U.S. Agriculture Update: Overweight America
United States citizens consume more calories today than in previous decades. While the actual caloric intake currently observed per person is not known, what is known is that the aggregate food supply provides about 3,800 calories per person daily, which is up by about 700 calories from the 1950s and about 500 from what was delivered in the 1970s. We also know that more than half of the adult American population is overweight, with a whopping 27 percent considered obese, or more than 30 pounds overweight. Of the 3,800 calories the aggregate food supply provides per person, the USDA's Economic Research Service estimates that about 1,100 calories are lost due to spoilage and other forms of waste, bringing the daily calorie consumption to an average of 2,700 per person per day. Approximately 2,500 calories per day is enough to sustain an average man in relatively good shape and 1,800 calories per day is enough to sustain an average woman in relatively good shape. If more calories than is needed are ingested, weight gain is eminent.
Tipping the Scales
Americans have grown out of touch with their weight and their health, as well as where their food comes from. Consuming more calories than are used results in weight gain. Likewise, consuming calories from unhealthy sources also results in packing on unhealthy pounds. With the onset of dining out comes another interesting fact: Milk consumption is down but cheese consumption is up and the new drink of choice is soda or fruit juices filled with high fructose corn syrup. Part of the reasoning behind America's additional calorie consumption has to do with the continual addition of new and varied processed foods, as well as from two family incomes, and the level of convenience fast food restaurants offer. Convenience is always popular in families where both parents work and time is limited. Often, the end result of having more money and more variety is more spending and more experimenting.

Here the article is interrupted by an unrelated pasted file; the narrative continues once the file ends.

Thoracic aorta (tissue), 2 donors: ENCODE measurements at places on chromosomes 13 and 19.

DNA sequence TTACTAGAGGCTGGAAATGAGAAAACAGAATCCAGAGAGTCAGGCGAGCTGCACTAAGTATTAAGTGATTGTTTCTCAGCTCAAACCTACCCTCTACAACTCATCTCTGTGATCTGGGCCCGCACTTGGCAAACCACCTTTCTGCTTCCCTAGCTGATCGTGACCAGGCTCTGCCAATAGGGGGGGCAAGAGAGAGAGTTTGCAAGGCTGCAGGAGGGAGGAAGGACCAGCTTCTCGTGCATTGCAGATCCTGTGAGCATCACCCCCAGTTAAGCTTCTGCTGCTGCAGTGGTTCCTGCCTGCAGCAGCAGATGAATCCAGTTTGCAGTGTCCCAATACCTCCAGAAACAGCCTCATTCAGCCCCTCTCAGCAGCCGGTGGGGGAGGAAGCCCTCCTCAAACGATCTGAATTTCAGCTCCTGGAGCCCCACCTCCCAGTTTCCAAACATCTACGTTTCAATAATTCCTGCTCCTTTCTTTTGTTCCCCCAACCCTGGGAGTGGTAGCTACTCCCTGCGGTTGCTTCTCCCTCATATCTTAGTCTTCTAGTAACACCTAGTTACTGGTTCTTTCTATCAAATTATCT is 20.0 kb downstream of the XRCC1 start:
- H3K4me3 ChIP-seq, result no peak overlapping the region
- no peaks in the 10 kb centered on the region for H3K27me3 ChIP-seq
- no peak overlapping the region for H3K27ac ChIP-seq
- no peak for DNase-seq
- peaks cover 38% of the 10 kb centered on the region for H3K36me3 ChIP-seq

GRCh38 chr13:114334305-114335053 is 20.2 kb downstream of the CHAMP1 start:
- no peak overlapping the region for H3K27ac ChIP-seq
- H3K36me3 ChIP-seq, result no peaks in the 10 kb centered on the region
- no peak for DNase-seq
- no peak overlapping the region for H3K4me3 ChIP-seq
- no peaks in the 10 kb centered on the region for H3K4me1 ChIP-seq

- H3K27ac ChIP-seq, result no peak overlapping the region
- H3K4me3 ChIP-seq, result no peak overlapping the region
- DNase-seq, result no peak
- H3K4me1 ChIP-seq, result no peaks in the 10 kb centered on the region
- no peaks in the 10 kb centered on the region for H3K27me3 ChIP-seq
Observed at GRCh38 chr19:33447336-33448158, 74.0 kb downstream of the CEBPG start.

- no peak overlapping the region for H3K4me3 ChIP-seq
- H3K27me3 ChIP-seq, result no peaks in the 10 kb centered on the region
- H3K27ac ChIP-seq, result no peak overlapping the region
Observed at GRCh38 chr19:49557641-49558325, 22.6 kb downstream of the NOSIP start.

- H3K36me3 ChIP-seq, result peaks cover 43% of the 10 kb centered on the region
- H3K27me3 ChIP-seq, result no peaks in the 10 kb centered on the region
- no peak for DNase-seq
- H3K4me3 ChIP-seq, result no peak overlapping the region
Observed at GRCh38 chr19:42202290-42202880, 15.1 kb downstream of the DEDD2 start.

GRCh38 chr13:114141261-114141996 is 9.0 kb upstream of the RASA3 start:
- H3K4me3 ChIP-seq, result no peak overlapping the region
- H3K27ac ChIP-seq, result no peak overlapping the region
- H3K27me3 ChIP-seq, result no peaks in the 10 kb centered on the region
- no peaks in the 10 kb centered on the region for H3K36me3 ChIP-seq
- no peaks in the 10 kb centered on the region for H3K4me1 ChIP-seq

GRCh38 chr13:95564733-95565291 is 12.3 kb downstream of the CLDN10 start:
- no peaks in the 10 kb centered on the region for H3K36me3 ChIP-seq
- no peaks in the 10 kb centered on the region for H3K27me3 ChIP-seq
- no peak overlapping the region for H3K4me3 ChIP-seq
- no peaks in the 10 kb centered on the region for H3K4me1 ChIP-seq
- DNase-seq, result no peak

Learning to Eat Healthy
While the U.S. is currently a land overflowing with obesity, Americans are starting to see the light and work toward it. Over the past decade, more fruits and vegetables have been consumed than in the previous decades. Though grains are also being consumed at an all time high, most Americans still consume much more refined grain than healthy whole grains. Perhaps more and better food education is necessary. To combat the problem of obesity in the United States, First Lady Michelle Obama has implemented a dietary plan called "Let's Move" that targets children. Her goal is to eliminate child obesity in one generation.
"It's an ambitious goal, but we don't have time to wait," she explains. "We've got to stop citing statistics and wringing our hands and feeling guilty, and get going on this issue." To help combat feelings of inadequacy when it comes to feeding your family, the United States Department of Agriculture has outlined a new food pyramid to help simplify matters and offer individualized menus and dietary information.